Fri. Jun 5th, 2020

United States-affiliated Pacific Islands want equitable access to veteran benefits

United States-affiliated Pacific Islands (USAPIs) had issued a resolution outlining the need for equitable access to quality healthcare services for Pacific veterans who served in the United States Armed Forces.

The resolution, which was signed by the leaders of the Republic of Marshall Islands (RMI), Palau, the Federated States of Micronesia (FSM), Guam, and the Commonwealth of the Northern Mariana Islands (CNMI) during the 24th Micronesian Islands’ Forum (MIF) held in Chuuk, Federated States of Micronesia (FSM) on July 11, endorsed a request to the US government to conduct assessment of the needs and issues faced by Pacific veterans.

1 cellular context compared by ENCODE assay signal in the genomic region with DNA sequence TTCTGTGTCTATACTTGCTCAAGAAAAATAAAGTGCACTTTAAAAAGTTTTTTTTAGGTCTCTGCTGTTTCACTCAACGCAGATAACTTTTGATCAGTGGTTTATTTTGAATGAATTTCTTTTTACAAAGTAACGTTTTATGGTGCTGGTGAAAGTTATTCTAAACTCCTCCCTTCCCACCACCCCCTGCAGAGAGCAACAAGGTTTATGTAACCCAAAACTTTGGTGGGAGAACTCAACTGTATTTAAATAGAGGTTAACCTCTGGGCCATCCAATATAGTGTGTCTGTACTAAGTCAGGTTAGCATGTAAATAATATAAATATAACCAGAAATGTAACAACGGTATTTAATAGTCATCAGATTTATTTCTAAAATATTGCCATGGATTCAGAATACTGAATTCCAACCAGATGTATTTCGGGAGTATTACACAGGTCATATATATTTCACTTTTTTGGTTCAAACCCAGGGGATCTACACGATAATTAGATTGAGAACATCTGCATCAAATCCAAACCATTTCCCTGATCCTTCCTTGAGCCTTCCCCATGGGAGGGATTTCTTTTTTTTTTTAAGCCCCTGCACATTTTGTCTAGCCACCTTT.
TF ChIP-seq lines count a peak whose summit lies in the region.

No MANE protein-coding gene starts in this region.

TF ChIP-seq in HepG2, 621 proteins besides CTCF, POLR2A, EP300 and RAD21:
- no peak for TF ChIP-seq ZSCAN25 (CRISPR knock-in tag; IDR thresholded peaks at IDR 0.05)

The resolution pointed out that US veterans residing in the Freely Associated States (FAS) have no access to Veterans Affairs (VA) services in their respective homelands and had to travel to the US mainland, Guam, Hawaii, and the CNMI just to avail of the services. FAS refers to Palau, FSM and the RMI.

THE United States VA designating the FAS as a “foreign soil” also made the nations ineligible sites for VA clinics and other services.

The resolution also stated that FAS veterans who reside in the US are not also entitled to full US VA benefits.

The USAPIs emphasized that the healthcare systems in the region have limited capacity to provide specialty services, such as treating Post Traumatic Stress Disorder (PTSD), for returning veterans and their families.

“The leaders endorse, in principle, and as a matter of priority, the need to address equitable access to quality and comprehensive healthcare services for Pacific veterans and their families residing in the USAPIs and the US who have served honorably, irrespective of citizenship,” the resolution said. (Rhealyn C. Pojas)

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